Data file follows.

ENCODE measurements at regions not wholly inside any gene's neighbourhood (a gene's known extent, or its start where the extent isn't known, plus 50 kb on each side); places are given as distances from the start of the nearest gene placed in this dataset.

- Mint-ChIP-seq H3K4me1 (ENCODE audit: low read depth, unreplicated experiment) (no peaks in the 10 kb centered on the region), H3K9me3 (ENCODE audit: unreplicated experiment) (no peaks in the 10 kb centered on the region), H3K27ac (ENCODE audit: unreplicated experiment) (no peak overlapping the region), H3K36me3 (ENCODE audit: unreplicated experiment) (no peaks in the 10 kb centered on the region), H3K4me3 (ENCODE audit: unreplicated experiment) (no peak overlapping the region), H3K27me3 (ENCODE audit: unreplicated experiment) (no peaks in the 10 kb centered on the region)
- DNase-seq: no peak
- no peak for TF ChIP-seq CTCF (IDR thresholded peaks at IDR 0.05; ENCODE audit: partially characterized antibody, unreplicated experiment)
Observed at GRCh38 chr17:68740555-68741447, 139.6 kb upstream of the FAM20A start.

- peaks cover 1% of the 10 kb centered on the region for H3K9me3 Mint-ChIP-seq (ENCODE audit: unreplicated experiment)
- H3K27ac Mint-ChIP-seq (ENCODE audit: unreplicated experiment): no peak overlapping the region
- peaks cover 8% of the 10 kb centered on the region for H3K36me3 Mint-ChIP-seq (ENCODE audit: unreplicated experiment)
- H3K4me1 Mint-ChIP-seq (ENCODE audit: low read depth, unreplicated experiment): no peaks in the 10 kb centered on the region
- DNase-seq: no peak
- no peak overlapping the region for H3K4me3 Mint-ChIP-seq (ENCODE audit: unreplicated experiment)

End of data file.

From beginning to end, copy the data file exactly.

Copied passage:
ENCODE measurements at regions not wholly inside any gene's neighbourhood (a gene's known extent, or its start where the extent isn't known, plus 50 kb on each side); places are given as distances from the start of the nearest gene placed in this dataset.

- Mint-ChIP-seq H3K4me1 (ENCODE audit: low read depth, unreplicated experiment) (no peaks in the 10 kb centered on the region), H3K9me3 (ENCODE audit: unreplicated experiment) (no peaks in the 10 kb centered on the region), H3K27ac (ENCODE audit: unreplicated experiment) (no peak overlapping the region), H3K36me3 (ENCODE audit: unreplicated experiment) (no peaks in the 10 kb centered on the region), H3K4me3 (ENCODE audit: unreplicated experiment) (no peak overlapping the region), H3K27me3 (ENCODE audit: unreplicated experiment) (no peaks in the 10 kb centered on the region)
- DNase-seq: no peak
- no peak for TF ChIP-seq CTCF (IDR thresholded peaks at IDR 0.05; ENCODE audit: partially characterized antibody, unreplicated experiment)
Observed at GRCh38 chr17:68740555-68741447, 139.6 kb upstream of the FAM20A start.

- peaks cover 1% of the 10 kb centered on the region for H3K9me3 Mint-ChIP-seq (ENCODE audit: unreplicated experiment)
- H3K27ac Mint-ChIP-seq (ENCODE audit: unreplicated experiment): no peak overlapping the region
- peaks cover 8% of the 10 kb centered on the region for H3K36me3 Mint-ChIP-seq (ENCODE audit: unreplicated experiment)
- H3K4me1 Mint-ChIP-seq (ENCODE audit: low read depth, unreplicated experiment): no peaks in the 10 kb centered on the region
- DNase-seq: no peak
- no peak overlapping the region for H3K4me3 Mint-ChIP-seq (ENCODE audit: unreplicated experiment)